In Giles, the Court held that application of the forfeiture by wrongdoing doctrine requires a specific intent on the part of a criminal defendant to render a witness unavailable for trial (e.g., the witness tampering situation), meaning that the doctrine does not apply in a case where, for instance, a man allegedly murders a woman and then stands trial for her murder. But what if a man murders a woman (at least in part) to prevent her from reporting domestic violence and/or to prevent her from testifying against him at his trial for domestic violence? Can the man raise a hearsay/Confrontation Clause objection to the admission of the woman's prior statements at his trial for murdering the woman? Well, that's an interesting question and one which I previously answered incorrectly, if dicta from the recent opinion of the California Court of Appeal, Second District, in People v. Banos, 2009 WL 3337673 (Cal.App. 2 Dist. 2009), is accurate.
Tuesday, October 20, 2009
Beast Of Burden: Court Of Appeals Of Michigan Seemingly Misapplies Rule 609(c) In Admitting Defendant's Prior Conviction For Impeachment Purposes
Michigan Rule of Evidence 609(c) provides that
Evidence of a conviction under this rule is not admissible if a period of more than ten years has elapsed since the date of the conviction or of the release of the witness from the confinement imposed for that conviction, whichever is the later date.
Meanwhile, other portions of Michigan Rule of Evidence 609 allow for the admission of evidence of certain prior convictions that are no more than ten years old. So, what should happen in the following case? A defendant is on trial in 2006 and has a previous conviction from 1992 for armed robbery. Neither the prosecution nor the defendant presents any evidence regarding the date of the defendant's release from confinement imposed for that conviction. Under Michigan Rule of Evidence 609(c), should the conviction be inadmissible because the prosecution failed to prove that the conviction was no more than ten years old, or should the conviction be potentially admissible because the defendant failed to prove that the conviction was more than ten years old? In its recent opinion in People v. Watts, 2009 WL 3321511 (Mich.App. 2009), the Court of Appeals of Michigan chose the latter option. I disagree.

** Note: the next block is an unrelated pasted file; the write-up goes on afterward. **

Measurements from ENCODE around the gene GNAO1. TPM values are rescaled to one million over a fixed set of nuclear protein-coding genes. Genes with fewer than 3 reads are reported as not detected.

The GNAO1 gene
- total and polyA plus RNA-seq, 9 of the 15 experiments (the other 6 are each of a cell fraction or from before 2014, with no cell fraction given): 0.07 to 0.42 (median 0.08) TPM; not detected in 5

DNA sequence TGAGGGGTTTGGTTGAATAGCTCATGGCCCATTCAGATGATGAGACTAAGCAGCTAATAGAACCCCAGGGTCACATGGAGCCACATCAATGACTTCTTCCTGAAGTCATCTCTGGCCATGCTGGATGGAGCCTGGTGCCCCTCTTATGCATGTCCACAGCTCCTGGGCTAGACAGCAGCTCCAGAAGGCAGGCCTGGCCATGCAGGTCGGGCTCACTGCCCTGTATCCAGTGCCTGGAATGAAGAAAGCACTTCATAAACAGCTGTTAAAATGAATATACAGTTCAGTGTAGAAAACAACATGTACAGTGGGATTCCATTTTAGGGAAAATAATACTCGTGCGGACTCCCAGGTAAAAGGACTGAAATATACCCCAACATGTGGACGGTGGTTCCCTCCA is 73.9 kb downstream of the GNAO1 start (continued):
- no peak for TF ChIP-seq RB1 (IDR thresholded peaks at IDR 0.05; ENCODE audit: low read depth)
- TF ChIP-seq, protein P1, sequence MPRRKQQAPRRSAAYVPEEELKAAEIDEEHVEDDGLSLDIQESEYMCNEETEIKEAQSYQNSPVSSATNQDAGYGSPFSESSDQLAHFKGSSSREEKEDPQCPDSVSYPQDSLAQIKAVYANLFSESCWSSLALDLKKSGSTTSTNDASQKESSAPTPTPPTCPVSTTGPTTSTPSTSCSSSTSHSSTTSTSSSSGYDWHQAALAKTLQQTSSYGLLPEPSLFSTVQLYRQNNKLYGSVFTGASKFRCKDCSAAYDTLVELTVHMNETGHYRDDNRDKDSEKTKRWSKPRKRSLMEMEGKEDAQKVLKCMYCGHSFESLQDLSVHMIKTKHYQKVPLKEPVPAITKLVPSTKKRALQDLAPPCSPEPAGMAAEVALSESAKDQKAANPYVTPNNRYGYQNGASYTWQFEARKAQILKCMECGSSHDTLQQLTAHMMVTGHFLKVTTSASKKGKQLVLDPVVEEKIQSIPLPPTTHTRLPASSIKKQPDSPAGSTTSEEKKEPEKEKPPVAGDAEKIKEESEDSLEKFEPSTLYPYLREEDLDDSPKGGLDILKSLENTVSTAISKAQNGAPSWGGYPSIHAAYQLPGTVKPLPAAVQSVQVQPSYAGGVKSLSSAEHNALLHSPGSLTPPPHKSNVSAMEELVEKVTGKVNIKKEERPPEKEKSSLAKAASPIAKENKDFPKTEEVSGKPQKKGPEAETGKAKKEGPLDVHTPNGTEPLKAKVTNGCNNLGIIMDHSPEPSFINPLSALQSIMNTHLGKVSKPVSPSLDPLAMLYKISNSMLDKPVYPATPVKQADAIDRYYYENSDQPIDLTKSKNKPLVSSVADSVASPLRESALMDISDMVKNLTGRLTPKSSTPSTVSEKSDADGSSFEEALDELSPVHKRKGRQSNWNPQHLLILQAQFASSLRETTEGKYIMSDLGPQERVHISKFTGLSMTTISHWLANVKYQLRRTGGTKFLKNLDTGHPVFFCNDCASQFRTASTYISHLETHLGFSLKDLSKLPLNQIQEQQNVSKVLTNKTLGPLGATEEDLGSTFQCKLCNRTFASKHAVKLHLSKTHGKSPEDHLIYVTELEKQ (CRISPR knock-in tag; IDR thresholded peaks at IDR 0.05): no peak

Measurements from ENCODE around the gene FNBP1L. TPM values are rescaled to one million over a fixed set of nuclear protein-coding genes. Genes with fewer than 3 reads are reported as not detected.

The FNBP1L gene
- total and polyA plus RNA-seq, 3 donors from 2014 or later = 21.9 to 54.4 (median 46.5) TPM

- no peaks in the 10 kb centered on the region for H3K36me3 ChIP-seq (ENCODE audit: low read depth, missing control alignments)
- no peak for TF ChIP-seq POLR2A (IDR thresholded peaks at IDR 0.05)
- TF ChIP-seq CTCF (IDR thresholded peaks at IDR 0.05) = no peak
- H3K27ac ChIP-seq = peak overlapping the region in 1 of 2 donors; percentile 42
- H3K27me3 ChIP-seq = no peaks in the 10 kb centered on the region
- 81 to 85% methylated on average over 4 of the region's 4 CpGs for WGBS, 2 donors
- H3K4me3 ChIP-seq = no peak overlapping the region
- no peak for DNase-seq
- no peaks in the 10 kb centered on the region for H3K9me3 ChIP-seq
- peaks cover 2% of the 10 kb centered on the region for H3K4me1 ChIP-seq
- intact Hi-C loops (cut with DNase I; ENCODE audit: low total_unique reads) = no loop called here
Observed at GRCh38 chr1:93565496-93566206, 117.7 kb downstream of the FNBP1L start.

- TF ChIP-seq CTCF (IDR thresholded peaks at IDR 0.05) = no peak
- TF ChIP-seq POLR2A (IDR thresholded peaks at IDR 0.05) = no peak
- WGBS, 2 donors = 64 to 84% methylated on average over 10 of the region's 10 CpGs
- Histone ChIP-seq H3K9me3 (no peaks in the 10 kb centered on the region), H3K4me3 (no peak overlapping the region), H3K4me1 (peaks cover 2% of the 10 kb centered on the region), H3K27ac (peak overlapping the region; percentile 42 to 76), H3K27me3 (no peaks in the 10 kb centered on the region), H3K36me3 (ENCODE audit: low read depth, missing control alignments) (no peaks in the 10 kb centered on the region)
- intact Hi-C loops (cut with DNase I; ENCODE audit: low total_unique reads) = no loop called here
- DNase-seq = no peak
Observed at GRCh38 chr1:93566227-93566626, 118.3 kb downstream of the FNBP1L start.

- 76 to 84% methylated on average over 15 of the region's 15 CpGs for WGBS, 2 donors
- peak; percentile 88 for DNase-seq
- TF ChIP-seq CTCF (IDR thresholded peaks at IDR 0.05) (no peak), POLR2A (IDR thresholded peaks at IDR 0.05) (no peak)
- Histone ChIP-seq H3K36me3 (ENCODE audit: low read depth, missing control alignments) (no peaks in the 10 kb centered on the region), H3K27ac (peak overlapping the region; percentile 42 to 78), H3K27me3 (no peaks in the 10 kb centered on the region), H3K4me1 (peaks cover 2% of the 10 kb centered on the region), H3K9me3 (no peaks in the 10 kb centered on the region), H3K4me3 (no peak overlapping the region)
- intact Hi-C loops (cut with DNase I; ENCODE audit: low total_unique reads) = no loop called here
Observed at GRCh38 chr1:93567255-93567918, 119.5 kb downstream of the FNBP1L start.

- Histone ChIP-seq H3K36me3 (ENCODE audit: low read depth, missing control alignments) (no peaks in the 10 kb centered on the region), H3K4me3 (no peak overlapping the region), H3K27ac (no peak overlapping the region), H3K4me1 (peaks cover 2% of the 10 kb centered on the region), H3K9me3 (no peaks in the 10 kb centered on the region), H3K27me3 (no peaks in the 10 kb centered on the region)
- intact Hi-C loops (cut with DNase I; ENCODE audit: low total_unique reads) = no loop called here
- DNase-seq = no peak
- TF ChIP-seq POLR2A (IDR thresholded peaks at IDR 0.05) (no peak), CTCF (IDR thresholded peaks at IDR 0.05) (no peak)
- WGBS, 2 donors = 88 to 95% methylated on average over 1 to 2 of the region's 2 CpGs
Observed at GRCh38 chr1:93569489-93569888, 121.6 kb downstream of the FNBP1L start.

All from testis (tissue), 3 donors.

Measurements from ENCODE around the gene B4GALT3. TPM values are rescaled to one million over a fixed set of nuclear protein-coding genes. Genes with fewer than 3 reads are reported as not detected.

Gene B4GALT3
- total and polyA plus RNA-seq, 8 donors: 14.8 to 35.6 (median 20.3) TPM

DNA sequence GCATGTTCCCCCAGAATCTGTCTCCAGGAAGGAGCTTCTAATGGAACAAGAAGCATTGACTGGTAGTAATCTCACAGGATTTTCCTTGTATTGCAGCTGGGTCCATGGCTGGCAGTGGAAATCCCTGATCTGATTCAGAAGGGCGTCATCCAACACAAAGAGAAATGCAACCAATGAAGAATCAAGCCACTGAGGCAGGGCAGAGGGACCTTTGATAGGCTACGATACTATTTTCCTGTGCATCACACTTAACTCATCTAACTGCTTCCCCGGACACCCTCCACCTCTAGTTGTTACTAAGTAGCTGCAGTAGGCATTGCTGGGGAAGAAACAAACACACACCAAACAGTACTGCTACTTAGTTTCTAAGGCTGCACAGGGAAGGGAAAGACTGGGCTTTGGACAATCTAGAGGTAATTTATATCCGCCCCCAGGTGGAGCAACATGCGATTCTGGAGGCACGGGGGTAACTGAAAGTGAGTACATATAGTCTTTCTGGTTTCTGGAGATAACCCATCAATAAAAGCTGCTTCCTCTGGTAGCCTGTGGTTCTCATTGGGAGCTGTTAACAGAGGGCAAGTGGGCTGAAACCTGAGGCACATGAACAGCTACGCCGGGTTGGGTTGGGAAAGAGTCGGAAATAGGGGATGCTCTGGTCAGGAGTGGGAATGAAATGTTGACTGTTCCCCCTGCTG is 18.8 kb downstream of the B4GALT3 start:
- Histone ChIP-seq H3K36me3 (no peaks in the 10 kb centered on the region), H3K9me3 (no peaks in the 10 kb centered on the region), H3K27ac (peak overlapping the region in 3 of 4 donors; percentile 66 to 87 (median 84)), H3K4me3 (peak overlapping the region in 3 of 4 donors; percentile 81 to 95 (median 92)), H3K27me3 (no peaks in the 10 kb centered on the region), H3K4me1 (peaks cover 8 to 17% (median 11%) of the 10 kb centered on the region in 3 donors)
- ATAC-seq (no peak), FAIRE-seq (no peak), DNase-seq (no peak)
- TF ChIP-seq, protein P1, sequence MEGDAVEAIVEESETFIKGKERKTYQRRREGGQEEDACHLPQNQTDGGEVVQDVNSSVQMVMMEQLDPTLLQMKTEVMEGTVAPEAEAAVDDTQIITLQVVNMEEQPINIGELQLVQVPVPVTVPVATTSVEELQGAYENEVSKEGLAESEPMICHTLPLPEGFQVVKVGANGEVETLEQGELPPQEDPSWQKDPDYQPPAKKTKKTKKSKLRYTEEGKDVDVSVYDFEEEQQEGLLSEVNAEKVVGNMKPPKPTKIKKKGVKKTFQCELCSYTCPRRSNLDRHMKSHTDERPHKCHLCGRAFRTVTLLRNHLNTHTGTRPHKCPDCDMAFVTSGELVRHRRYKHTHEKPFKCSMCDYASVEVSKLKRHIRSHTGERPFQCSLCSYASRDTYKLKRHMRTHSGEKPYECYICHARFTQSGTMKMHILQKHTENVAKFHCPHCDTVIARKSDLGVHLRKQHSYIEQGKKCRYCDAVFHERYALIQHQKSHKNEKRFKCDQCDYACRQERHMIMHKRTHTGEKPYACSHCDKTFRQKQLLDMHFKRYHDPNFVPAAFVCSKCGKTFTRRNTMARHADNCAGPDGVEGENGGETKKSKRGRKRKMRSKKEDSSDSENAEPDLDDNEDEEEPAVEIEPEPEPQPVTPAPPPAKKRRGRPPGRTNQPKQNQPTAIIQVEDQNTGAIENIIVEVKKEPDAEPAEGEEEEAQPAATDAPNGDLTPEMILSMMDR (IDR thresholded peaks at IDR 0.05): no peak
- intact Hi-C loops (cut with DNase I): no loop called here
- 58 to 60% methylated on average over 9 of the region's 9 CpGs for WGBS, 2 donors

Monday, October 19, 2009
In 2004, the Supreme Court found in Crawford v. Washington, 541 U.S. 36 (2004), that the Confrontation Clause of the U.S. Constitution is violated when hearsay is "testimonial," admitted against a criminal defendant, and the hearsay declarant does not testify at the defendant's trial, unless (1) the declarant was unavailable for trial, and (2) the defendant was previously able to cross-examine the declarant. In its recent opinion in McKinney v. Fisher, 2009 WL 3151106 (D. Idaho 2009), the United States District Court for the District of Idaho had to decide whether a declarant in the latter stages of an at-risk pregnancy was "unavailable" for Confrontation Clause purposes. The court answered the question in the affirmative, and I agree.
Sunday, October 18, 2009
A defendant is on trial for being a felon in possession of a firearm. While a witness for the prosecution is on the stand, the prosecution engages in direct and redirect examinations, and defense counsel engages in cross and re-cross examinations. During defense counsel's questioning of the witness, the judge makes a negative comment regarding the interrogation. Moreover, at the end of re-cross, the judge is not completely satisfied with these four examinations and decides to step in and ask the witness a few more questions, eliciting testimony that incriminates the defendant. After the defendant is convicted, he appeals, claiming that the judge should not have asked these questions because he became, in effect, a second prosecutor. Should the court grant the defendant a new trial? According to the Third Circuit in its recent opinion in United States v. Holder, 2009 3287534 (3rd Cir. 2009), the answer is "no," as long as the judge did not overstep the bounds of prudential judicial conduct.